Music is just an art, but have you ever thought about why some songs comfort our hearts? What do our ears have to do with our emotions? Does the human body contain any subway station? No! It is because of our brain’s reaction. 

Travelling through the air, vibrations get into the canal of our ear. Those vibrations tickle the eardrum and are transmitted into an electrical signal for transiting the auditory nerve to the brain stem. That is where it is reassembled into something that we perceive as music. In response to this process, a chemical called dopamine is being released in the brain. This is responsible for our feel-good mood, and this is the exact chemical that is released at the moments of having sex and enjoying food. You know what? We get turned on more by a song’s pitch than our partner’s touch. (Call me a bitch, but I ought to teach.)

Songs play such an important role that they should be listed among the basic needs of human survival. Though, they are mostly used as mere sleeping pills. Yes, we lack basic music listening skills. 

While hearing a song, we only need headphones, whereas while listening to a song, we need to be alone. We can cook, flip through a book or check Facebook while (h)earing music, but if we want to listen to music, we should never multitask. As songs speak to us, they seek our silence. We can achieve this only through our practice, not through anyone’s advice. So, I seize this chance to summarise my favourite songs, for I believe that we will listen to them if we learn them. 

As a start of this part, I have taken a song from the Tamil film “Paarthale Paravasam” directed by K. Balachander

காதலே ஜெயம்
நீதான் என் தேசிய கீதம் ரஞ்சனா ரஞ்சனா ரஞ்சனா ரஞ்சனா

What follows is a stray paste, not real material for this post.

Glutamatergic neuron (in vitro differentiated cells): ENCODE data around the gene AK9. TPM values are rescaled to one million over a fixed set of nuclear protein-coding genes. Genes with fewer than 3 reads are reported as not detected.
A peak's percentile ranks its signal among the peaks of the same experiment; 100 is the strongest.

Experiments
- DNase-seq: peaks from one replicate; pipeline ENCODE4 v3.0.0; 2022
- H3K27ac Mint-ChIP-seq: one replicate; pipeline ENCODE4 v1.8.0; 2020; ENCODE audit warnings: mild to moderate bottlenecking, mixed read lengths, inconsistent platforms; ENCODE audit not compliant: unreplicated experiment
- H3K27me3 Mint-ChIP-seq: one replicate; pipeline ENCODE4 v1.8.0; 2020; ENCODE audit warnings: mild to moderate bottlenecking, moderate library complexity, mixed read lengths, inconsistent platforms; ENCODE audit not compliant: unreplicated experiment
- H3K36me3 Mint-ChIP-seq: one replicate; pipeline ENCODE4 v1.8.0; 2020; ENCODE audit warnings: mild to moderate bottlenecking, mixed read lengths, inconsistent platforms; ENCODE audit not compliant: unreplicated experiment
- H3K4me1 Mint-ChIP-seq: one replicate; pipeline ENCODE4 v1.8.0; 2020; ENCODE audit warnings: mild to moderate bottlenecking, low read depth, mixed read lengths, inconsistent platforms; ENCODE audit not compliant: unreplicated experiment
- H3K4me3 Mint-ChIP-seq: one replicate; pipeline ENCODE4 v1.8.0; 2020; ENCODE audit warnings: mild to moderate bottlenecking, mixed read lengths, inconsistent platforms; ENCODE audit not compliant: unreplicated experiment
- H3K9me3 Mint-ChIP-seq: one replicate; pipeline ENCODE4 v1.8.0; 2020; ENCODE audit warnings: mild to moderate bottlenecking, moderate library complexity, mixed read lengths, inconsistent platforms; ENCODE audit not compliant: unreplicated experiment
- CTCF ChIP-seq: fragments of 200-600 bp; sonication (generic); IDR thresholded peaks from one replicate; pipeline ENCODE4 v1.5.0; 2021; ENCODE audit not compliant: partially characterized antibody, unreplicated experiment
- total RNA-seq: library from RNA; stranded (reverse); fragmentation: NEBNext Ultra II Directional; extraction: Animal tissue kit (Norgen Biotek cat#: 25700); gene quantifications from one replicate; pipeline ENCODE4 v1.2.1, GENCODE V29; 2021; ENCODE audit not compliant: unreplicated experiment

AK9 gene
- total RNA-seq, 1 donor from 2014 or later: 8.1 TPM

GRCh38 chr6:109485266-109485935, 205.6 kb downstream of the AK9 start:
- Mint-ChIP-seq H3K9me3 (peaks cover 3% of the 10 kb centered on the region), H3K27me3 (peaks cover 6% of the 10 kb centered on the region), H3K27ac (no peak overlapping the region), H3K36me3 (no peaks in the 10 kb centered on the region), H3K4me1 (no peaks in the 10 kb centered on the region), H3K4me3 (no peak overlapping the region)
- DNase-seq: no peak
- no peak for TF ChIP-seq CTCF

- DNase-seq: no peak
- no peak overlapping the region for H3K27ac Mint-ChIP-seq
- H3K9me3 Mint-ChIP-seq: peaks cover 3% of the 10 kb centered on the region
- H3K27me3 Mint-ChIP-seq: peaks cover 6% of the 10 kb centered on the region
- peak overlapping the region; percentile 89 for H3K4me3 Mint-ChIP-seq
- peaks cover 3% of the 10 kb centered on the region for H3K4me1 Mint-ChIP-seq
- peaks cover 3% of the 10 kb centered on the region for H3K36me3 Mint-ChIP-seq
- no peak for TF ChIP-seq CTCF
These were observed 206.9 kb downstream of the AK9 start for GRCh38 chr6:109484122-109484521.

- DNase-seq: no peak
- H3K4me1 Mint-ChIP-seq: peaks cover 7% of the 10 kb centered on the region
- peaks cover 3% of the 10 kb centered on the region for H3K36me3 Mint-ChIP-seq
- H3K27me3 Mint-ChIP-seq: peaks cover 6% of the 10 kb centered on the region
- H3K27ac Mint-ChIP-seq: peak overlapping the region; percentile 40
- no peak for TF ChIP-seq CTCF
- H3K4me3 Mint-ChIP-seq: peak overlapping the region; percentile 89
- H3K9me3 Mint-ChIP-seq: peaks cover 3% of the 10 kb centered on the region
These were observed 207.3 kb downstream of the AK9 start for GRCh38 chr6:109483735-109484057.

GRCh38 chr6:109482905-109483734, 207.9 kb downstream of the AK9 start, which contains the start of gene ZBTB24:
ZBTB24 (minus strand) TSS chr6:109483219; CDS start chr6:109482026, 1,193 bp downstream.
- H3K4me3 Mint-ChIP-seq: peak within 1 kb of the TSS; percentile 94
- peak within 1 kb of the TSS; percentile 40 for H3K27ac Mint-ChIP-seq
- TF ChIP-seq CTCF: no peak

“Love is victory,” says a man to his lady. Winning her over may seem to be a victory, but how can loving her itself be a victory? Isn’t it such a mystery? 

I don’t talk about the rose, but to love is nothing but to lose. We may have failed in love, but we may not have failed to love. Despite the bites of loss, our fight for success itself is a success. So, it’s not that getting the person whom we love but loving the person whom we have is an achievement. Thus, the poet has penned that love is a success. 

“You are my national anthem, Ranjana!” the man exclaims. This metaphor is different, and yet it is excellent. It is to explain that just like our nation, what every woman expects is respect. Comparing her to the national anthem is considering her as a respected woman.

And I wondered why the man had called the lady ‘ரஞ்சனா when her name is Chella in the movie. This urged me to search for the meaning behind his naming. To speak of Indian origin, the name ‘Ranjana’ means ‘delightful’. Though, in Korean, it does mean  ‘the gift of God’.

“என் ஒரே பாடலே
உயிர்க் காதலே
என் மரியாதைக்கு உரியவளே மனதிற்கு இனியவளே”

“My only song!” he has called her. Loving only one lady can’t be wrong, but how could he love only one song? I can never be monogamous when it comes to music. 

Or perhaps this is only an indirect comparison to the national anthem again. 

His mention of this woman as the “love of life” is not only nice but also wise. Life(உயிர்) is the only thing that will survive until we are alive. However, we can’t see where it is. Thanks to our eyes and science! Life is just like what love is. All those left unseen will remain very clean as said by John Keats in the poem “Ode on a Grecian Urn“.

“Heard melodies are sweet, but those unheard are sweeter,” Keats wrote. The love of life doesn’t make any sound when we bond. There is no need for the internet or to be intimate. This love will always be as it is, regardless of distance and existence. Thus, to prove that his love for the lady is beyond the body, the man has honoured her as his love of life. 

My respected lady!” the man has addressed her. What a phrase! I can spend my whole life explaining this. He is the man who knows that even in love, he should give both the rose and respect. And the possessive pronoun he has used here is perfect. 

As he put it, his sweetheart is “sweet to heart”, for he sees her through his inner eyes.

“காலையும் நீயே மாலையும் நீயே
கனவிலும் நீயே நனவிலும் நீயே”

“You are my morning and evening, and I see you both when I’m dreaming and I’m conscious,” he says. These two sentences are too simple to see, but I’m curious to know if the opposite of the word ‘consciousness’ is ‘dreams’. To my surprise, the answer is yes. The theory of dreams by Sigmund Freud, the founder of psychoanalysis, suggests that dreams may reflect the unconscious. What else, then?  Let’s move on!

“என் பிறவா மழலைகளை
உன் விழியில் பார்க்கிறேன்
என் பிறவா மழலைகளை விழியில் பார்க்கிறேன்
நான் எழுதாக் கவிதைகளை மொழியில் கேட்கிறேன்
உன் மொழியில் கேட்கிறேன்”